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Los Alamos National Laboratory director Charlie McMillan reportedly sent a letter to Energy Secretary Ernest Moniz in July warning of dire consequences for the plutonium mission if sufficient funding is not secured.
According to a letter obtained by the Nuclear Weapons and Materials Monitor, McMillan cited the lack of action on a $120 million reprogramming request from the NNSA to begin work on an alternative plutonium strategy and the funding cuts included in both versions of the FY 2014 Energy and Water Appropriations bills.
Congress has not signed off on the reprogramming request, which came about when the decision was made to defer the Chemistry and Metallurgy Research Replacement Nuclear Facility.
There have been reports the lab is considering an alternative strategy based on a modular approach to maintain the nation’s plutonium capabilities.
“Los Alamos will continue to do everything possible to keep our people and programs intact should these funding reductions come to pass, but I am very worried that these FY 14 Pu program reductions will place the mission is on an unrecoverable trajectory,” McMillan reportedly wrote in the July 1 letter. “With the 2019 closure of CMR and significant underfunding of Pu infrastructure, we will simply not have the capability to produce much more than the current pit output.”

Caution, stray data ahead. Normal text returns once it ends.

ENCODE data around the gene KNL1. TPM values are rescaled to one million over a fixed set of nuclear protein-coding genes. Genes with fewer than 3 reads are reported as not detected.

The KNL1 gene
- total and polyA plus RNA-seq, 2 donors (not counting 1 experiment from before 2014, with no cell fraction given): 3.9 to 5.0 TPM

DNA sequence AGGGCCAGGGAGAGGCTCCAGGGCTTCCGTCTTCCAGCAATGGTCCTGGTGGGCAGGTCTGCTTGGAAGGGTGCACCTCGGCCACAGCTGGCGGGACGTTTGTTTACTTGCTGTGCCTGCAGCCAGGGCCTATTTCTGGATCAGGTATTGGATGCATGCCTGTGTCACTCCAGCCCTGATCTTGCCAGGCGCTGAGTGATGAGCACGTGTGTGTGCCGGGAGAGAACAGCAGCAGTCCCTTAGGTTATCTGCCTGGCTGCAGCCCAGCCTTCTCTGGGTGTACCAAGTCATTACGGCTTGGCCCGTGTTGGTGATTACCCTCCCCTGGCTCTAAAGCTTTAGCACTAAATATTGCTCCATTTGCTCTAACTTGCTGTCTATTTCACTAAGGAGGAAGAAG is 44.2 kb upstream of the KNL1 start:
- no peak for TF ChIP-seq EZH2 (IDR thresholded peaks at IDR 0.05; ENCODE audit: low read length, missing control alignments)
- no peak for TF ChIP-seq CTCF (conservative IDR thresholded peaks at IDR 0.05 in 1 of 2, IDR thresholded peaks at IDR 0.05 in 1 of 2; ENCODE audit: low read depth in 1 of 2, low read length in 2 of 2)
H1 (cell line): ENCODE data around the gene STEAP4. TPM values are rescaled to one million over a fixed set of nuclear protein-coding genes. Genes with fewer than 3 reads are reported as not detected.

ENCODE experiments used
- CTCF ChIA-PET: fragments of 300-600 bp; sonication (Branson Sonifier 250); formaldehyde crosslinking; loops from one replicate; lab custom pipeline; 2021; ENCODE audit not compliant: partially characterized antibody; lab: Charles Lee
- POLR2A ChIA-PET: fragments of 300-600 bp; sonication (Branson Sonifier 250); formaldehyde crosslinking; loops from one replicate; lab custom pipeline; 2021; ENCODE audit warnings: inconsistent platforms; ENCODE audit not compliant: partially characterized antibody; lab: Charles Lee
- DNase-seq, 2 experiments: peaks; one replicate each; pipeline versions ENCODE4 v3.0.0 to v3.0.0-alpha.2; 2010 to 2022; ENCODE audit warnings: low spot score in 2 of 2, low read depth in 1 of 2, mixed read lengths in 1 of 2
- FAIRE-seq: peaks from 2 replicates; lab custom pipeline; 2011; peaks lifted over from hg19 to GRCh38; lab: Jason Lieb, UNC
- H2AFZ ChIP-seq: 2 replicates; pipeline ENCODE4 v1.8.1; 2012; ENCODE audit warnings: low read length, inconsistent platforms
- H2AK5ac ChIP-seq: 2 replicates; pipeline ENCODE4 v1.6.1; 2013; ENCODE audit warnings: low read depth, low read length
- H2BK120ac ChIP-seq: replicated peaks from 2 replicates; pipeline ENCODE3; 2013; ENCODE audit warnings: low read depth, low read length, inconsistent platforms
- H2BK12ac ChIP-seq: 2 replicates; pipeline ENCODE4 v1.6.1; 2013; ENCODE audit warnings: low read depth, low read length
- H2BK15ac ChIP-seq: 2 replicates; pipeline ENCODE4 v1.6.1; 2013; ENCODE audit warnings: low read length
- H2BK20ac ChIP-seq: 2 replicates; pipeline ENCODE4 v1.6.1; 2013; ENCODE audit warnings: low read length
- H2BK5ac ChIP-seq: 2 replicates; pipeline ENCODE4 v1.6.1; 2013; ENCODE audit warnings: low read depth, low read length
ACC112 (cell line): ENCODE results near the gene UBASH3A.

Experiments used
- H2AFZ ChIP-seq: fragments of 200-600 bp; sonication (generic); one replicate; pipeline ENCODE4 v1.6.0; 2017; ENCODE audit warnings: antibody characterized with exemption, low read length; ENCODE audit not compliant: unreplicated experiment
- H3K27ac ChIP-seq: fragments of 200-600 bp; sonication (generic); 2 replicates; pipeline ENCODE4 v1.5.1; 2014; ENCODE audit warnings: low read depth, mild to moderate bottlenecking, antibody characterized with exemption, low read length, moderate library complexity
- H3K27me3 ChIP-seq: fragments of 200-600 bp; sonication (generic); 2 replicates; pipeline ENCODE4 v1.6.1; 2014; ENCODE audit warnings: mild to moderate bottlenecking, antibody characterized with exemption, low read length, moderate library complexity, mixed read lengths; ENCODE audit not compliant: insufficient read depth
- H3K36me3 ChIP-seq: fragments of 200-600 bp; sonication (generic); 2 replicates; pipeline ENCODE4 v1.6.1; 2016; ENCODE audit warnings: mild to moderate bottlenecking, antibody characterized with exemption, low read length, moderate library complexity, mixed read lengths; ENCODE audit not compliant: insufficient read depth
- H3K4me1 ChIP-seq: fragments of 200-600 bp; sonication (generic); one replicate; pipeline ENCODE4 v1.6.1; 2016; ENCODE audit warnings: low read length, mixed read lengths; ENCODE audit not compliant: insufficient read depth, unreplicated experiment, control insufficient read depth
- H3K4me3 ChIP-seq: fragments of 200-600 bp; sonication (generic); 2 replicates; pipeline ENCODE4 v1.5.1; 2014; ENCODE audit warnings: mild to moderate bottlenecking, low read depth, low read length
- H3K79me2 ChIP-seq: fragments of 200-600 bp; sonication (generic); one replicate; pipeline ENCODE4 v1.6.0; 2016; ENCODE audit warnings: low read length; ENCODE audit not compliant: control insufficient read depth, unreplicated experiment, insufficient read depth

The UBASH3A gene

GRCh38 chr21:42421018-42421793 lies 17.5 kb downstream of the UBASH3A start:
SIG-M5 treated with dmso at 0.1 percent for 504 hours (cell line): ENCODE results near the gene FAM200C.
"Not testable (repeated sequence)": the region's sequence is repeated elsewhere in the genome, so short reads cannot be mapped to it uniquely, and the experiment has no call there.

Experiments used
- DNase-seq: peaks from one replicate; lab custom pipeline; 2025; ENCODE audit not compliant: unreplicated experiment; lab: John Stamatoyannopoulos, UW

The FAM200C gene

The trade publication reports that parts of the reprogramming request would go to studying that approach while other money would allow the lab to begin purchasing materials and equipment for existing facilities that will play a larger role in the plutonium strategy, which is expected to enable the lab to produce up to 30 pits by 2021.
The trade publication also reports that since McMillan sent his letter, House and Senate authorizers partially signed off on the reprogramming request, agreeing to allow the NNSA to reprogram $50 million and $60 million, respectively. But the House Appropriations Committee has not signed off, including language in this year’s appropriations bill rescinding previous approval of the reprogramming request.
“The holdup seems to be the lack of estimates for near-term work at existing facilities and the reprogramming request includes just a part of the price.”
McMillan also wrote this in the letter to Moniz.
“This increases the risk that there will be no path forward for our Pu activities once the 61-year old Chemistry and Metallurgy Research facility ceases programmatic operations in 2019.”
The trade publication report said that House appropriators also placed limitations on the operation of PF-4 due to seismic concerns. Senate appropriators OK’d the reprogramming request, but they did not provide money for plutonium metal processing in their version of the FY 2014 bill.
McMillan wrote, “This funding reduction, together with the funding reductions in the House, pose a very serious challenge to Los Alamos meeting our mission requirements.”
Meanwhile, the trade publication also reported the lab awarded three new contracts for cleanup activities. The winners of the new contracts, which are for environmental support services, were Navarro Research and Engineering, Portage and TerranearPMC.